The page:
The idea is almost too perfect to be true; rock n’ roll brigand Lemmy Kilmister of Motörhead and a rogues gallery of hard rock heavies take to the high seas for a four-day high-decibal concert cruise dubbed Motörhead’s Motörboat. Embarking from Miami, Fl. this Monday and making its way to Cozumel, Mexico, the floating fiesta grande will feature performances from Motörhead, Anthrax, and Down among others and promises to bring chaos to the Caribbean, the likes of which hasn’t been seen since Blackbeard flew the Jolly Roger. On the eve of his departure, the consummate hard rock outlaw was kind enough to take our call and talk to us about a lifetime of rock n’ roll memories, and some that even precede rock n’ roll itself.
Lemmy does not suffer fools or foolish questions. Ask him about something he is interested in, say music or history, and he is elequent and insightful. Ask him something stupid and he will quickly put you in your place. Though he has played some of the most intense music of the past 40 years and has recently suffered health setbacks from a lifetime of hard living, he shows no signs of stopping. His influence may exceed his record sales but he has finally been given his due by the legions of artists he has influenced and the fans of his music and the genres he has forever changed.
VH1: Can you remember what the world was like before rock n’ roll existed?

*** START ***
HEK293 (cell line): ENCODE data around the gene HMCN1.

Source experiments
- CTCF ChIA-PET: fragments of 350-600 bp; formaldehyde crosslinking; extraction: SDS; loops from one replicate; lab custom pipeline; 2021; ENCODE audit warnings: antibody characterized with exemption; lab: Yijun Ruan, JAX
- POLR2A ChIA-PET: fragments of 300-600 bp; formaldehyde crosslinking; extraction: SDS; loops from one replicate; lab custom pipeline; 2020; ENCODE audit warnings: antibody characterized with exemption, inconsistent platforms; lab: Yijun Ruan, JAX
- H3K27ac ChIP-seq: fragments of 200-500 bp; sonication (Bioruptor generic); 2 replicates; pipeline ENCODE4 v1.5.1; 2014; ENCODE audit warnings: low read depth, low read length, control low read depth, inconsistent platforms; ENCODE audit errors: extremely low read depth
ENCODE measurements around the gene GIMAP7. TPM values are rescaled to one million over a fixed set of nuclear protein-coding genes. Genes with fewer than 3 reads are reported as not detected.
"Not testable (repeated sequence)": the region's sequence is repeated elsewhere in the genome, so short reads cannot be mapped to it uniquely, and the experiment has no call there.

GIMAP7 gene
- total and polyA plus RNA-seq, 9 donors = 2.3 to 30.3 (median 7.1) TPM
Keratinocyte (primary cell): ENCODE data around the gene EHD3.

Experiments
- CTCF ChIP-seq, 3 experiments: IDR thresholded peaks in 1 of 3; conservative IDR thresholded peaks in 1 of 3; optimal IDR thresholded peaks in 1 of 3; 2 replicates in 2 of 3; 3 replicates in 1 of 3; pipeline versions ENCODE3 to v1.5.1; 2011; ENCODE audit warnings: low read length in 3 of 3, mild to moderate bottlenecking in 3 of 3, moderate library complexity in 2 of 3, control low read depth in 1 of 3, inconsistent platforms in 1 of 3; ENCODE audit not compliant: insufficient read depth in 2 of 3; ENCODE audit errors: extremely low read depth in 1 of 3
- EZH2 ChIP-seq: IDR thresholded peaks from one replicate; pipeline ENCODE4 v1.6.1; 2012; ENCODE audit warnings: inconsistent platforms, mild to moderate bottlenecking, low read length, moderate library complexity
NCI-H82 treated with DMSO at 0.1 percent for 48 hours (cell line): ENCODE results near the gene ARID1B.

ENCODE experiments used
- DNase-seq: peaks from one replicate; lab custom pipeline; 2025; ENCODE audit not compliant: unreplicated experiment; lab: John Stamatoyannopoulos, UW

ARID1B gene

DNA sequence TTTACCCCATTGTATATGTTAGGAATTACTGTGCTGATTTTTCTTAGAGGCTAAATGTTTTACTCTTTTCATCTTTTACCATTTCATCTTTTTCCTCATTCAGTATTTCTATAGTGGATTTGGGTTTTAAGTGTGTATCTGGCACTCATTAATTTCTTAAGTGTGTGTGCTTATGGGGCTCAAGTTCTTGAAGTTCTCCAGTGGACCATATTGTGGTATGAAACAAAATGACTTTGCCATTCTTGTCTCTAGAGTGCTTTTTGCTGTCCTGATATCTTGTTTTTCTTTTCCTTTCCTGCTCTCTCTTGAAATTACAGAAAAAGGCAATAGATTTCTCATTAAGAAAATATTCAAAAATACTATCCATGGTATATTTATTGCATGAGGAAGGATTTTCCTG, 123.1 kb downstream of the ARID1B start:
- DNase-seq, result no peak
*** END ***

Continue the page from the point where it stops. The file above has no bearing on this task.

LEMMY: Yeah, I can. It was miserable. It was terrible, you know. It was all novelty records who got to the tip top. Things like “How much is that f***king doggie in the window?” It was really awful. Things with stupid names and I don’t know. I don’t know how to describe it to you. It was even worse in England then it was here.
What was the first rock n’ roll record you heard? It must have been hard to get things in the UK.
Well, it all happened here and the radio wouldn’t play it in England. The TV wouldn’t put it on for ages. The first one I heard was English rock n’ roll. It was Tommy Steele. He was being pushed as a big star but he wasn’t really rock n’ roll, you know. Probably Bill Haley before him. But you knew he wasn’t really the one cause he was fat and he had a kiss curl on his forehead. (laughter) So we knew that wasn’t really it and then Elvis came along and that was it. He’s still a tremendous influence.
I remember my father saying the first rock n’ roll music he heard was (Haley’s) “Rock Around The Clock” in the movie Blackboard Jungle and how electric it sounded.
Yeah, it did sound like that. It was sort of a rhythm that made you forget your problems and jump about to it. I don’t know, I didn’t have many problems really, I was 12.(laughter) But it really made a big impact and all the authorities were terrified of it because they had a grip on the people and rock n’ roll threatened to loosen that grip. Rock n’ roll made you think “What the f***do I have to do this for?” and demand an answer. It was funny how that happened but it did, ‘cause the songs were about nothing really but people would try and stop you from listening to it all the time. My parents did.